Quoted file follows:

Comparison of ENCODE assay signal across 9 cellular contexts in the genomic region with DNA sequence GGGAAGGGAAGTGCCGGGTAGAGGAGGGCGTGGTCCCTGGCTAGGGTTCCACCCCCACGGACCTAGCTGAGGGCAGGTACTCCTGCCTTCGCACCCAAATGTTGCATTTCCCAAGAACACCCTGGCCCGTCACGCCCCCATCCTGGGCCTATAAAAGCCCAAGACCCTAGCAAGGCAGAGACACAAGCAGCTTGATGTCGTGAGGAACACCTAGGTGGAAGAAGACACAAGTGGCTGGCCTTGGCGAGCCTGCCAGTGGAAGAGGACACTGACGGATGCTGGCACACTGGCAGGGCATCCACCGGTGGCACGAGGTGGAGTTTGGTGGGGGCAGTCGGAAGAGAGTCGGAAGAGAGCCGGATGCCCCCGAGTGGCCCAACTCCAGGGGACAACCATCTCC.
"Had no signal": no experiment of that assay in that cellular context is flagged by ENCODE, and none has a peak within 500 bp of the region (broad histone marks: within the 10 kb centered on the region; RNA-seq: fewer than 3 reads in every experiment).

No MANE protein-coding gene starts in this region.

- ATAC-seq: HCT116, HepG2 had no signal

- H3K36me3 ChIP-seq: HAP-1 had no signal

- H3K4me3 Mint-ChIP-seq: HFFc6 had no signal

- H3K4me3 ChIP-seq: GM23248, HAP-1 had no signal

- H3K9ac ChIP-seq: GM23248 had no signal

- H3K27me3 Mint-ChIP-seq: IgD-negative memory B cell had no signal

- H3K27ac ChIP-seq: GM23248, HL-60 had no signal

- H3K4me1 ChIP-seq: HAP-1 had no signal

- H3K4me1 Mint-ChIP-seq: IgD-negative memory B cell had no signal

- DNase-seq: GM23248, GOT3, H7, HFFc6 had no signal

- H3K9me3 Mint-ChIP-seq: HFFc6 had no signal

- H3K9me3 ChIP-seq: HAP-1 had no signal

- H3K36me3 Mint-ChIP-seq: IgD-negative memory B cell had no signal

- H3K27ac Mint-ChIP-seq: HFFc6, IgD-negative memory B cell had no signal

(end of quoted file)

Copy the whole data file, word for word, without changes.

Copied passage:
Comparison of ENCODE assay signal across 9 cellular contexts in the genomic region with DNA sequence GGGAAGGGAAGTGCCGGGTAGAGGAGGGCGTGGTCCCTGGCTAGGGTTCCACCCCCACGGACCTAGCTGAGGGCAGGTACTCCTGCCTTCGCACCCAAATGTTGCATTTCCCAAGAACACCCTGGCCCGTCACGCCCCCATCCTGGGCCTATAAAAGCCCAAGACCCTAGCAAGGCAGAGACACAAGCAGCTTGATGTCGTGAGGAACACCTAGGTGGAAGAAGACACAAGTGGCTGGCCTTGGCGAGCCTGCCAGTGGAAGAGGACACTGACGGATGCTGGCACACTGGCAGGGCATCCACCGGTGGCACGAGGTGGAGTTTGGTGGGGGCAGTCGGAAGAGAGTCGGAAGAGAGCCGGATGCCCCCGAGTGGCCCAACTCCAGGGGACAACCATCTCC.
"Had no signal": no experiment of that assay in that cellular context is flagged by ENCODE, and none has a peak within 500 bp of the region (broad histone marks: within the 10 kb centered on the region; RNA-seq: fewer than 3 reads in every experiment).

No MANE protein-coding gene starts in this region.

- ATAC-seq: HCT116, HepG2 had no signal

- H3K36me3 ChIP-seq: HAP-1 had no signal

- H3K4me3 Mint-ChIP-seq: HFFc6 had no signal

- H3K4me3 ChIP-seq: GM23248, HAP-1 had no signal

- H3K9ac ChIP-seq: GM23248 had no signal

- H3K27me3 Mint-ChIP-seq: IgD-negative memory B cell had no signal

- H3K27ac ChIP-seq: GM23248, HL-60 had no signal

- H3K4me1 ChIP-seq: HAP-1 had no signal

- H3K4me1 Mint-ChIP-seq: IgD-negative memory B cell had no signal

- DNase-seq: GM23248, GOT3, H7, HFFc6 had no signal

- H3K9me3 Mint-ChIP-seq: HFFc6 had no signal

- H3K9me3 ChIP-seq: HAP-1 had no signal

- H3K36me3 Mint-ChIP-seq: IgD-negative memory B cell had no signal

- H3K27ac Mint-ChIP-seq: HFFc6, IgD-negative memory B cell had no signal